Wednesday, October 19, 2016

Ten Ways to Be Kind

Sometimes I think we should teach people-skills in the public schools as a way to create a population of peacemakers. And kindness would solve a lot of problems kids face every day. What if kindness was encouraged in the classroom. Bullies would be identified immediately and dealt with in an entirely different way. And if kids grow up with kindness as a most-wanted trait we'd have a very different world.

Anyway, the rest of us can learn to be more kind and to pass that on. Here are ten ways to be kind:
  1.  Think small. Look for the little ways to be kind. They all count. Look for small things you can do, think, or say that are kind. This creates a wave of kindness moving out and beyond you. It is amazing sometimes the impact of a kind word where it is needed.
  2. Follow the Better-Than-Golden-Rule. Do unto others what they would have you do unto them. Do what they need rather than what we think they need. To be truly helpful you must do what they most need. You may think you know what they need, but is it really what they most need? You can only know if you ask. Giving someone food when they really most need gas money to look for work might be nice, but it isn't very helpful.
  3. Listen. Often what people need most is someone to actually listen. Just listen, without judgement or advice or problem-solving. In this "information age" we seldom get heard. Our feelings, or confusion, our distress get rushed past in the effort to fix the situation and move on. We need the validation of being heard. Hold your opinion until it is asked for. Just be fully present with that person - family, friend, or stranger - and you are being the most kind you can be.
  4. Accept the kindness of others. This can be hard for many of us. We avoid appearing vulnerable or needy. But it is a great kindness to accept help from others rather than brushing it off or rejecting it. Refusing someone's kindness stops the flow of kindness into the world. To keep it going we must be able to both give and receive kindness, to let it flow through us. Be kind and say "Thank You", with meaning.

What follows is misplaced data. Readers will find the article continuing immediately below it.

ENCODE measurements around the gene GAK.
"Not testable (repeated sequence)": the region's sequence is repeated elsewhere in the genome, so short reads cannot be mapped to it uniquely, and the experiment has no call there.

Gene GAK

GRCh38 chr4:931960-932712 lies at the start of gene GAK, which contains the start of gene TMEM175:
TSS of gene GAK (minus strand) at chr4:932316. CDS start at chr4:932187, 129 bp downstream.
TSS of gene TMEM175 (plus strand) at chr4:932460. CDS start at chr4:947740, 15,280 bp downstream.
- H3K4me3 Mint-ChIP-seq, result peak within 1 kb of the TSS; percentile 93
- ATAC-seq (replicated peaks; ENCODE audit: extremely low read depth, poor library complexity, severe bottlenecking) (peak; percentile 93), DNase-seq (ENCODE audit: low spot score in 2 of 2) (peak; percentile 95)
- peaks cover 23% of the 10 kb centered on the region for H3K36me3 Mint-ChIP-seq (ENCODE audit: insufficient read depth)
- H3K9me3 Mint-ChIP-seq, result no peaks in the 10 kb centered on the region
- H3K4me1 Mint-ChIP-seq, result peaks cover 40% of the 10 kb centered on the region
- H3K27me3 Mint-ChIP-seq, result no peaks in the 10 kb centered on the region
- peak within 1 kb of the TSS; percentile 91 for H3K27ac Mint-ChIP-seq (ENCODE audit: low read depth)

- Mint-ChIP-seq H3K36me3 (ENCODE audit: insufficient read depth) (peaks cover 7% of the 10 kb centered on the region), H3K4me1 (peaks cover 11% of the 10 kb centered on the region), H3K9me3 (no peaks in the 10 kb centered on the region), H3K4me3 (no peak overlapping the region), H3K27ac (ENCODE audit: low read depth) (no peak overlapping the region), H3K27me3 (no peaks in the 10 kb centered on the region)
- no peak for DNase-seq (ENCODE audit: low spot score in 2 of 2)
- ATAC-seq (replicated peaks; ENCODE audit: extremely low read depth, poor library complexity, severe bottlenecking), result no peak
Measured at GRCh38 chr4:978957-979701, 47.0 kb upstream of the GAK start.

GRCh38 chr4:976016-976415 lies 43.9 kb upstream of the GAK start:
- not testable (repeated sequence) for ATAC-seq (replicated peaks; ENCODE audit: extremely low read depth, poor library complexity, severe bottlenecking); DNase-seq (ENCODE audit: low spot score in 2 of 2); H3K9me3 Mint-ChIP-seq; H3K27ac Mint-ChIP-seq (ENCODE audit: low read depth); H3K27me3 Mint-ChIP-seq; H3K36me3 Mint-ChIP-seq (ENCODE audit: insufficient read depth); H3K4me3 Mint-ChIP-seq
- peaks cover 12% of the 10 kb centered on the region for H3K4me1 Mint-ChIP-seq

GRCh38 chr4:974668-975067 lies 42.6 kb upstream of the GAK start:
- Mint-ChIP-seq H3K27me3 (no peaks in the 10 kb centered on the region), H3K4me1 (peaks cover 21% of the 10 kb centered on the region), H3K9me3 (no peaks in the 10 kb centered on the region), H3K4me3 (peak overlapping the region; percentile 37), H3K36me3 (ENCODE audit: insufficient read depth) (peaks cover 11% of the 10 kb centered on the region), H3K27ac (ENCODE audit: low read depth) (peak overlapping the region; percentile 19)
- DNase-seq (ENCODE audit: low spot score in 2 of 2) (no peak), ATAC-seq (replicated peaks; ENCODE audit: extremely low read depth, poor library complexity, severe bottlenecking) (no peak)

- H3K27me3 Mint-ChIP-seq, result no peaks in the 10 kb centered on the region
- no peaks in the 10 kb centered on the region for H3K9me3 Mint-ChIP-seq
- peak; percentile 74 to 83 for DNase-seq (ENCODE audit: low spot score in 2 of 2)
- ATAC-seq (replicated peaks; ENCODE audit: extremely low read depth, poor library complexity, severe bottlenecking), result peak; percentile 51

5. Talk about your hard stuff. This one can be risky. But kindness requires courage. So when it is appropriate, share your own dark times with others. Let them know that you have been through hard times and come out o.k. on the other side. This gives people validation that they are not alone and encourages them to make it through their hard time. One of the most powerful parts of recovery from abuse comes from hearing that others have been there and have become stronger for it. And talking about your own difficulties helps you validate your own journey, too. 
  6. Do it. When action is called for, act! While we may have insight, even empathy, if we don't act on it, kindness doesn't  happen. Action requires your choice, sense of self, and courage. Yes, sometimes kindness requires that we move out of our comfort zone to help someone in need. And that is when true kindness can happen. But we must act on it. Do the thing that needs to be done.
  7. Be There. Companionship is a gift than can be the most needed kindness. Sometimes what is most needed and appreciated it to have someone to share the moments, to be fully present without rushing, without judging, without intruding in any way. To simply be there for someone by sharing the moments, quietly making human contact without any demands for them to respond in any way at all. Sometimes just a touch to show you are with them is enough to show that you care and take the time to be with them.
  8. Encourage laughter. I'm not suggesting you make light of the person's situation. But laughter can be a great gift when it come after sharing personal contact. It can give them a break from their troubles, even for just a moment. It feels good. Kindness can make you laugh with surprise and joy. Laughter can make both the giver and receiver of kindness feel better about yourselves and the world. 
  9. Be encouraging. It is kindness to have faith in others when they don't have faith in themselves. You know how those inner voices can tell you that you can't do something, that you'll never reach your goals, etc. Other people experiences the same thing. And your completely confident encouraging words can counteract those inner voices and help someone keep working toward their goals when they are struggling. Your confidence in them is contagious.
  10. Be kind to yourself. This may be the hardest thing for you to do. But it is vital. Because if you can respect and care for your own needs, you can respect and care for the needs of others. If you only care for others you will eventually be unable to care for anyone. If you only give, you will eventually give out and begin to resent the needs of others as draining you and leaving yu feeling empty. Spend some time paying attention to your needs - physical, emotional, spiritual. Notice your daily needs for rest, regular nutrition, play, solitude,exercise, creativity. Consider what renews and replenishes you and if you are doing those things. Other than sleep, most don't require large amounts of time. They can be built into your day easily. And they can make it possible for you to continue being of service to others.
If you do these things, and others you create yourself, you can help change the world. Kindness is contagious. And the forces of the universe that want to heal and create peace will help you. Join the revolution of kindness and peace.

I'd really like to hear what ways you know to be kind. Please share in the comments to extend our list of Ways to Be Kind.

*Much of this is taken from A Short Course in Kindness by Margot Silk Forrest. I recommend you read her book.

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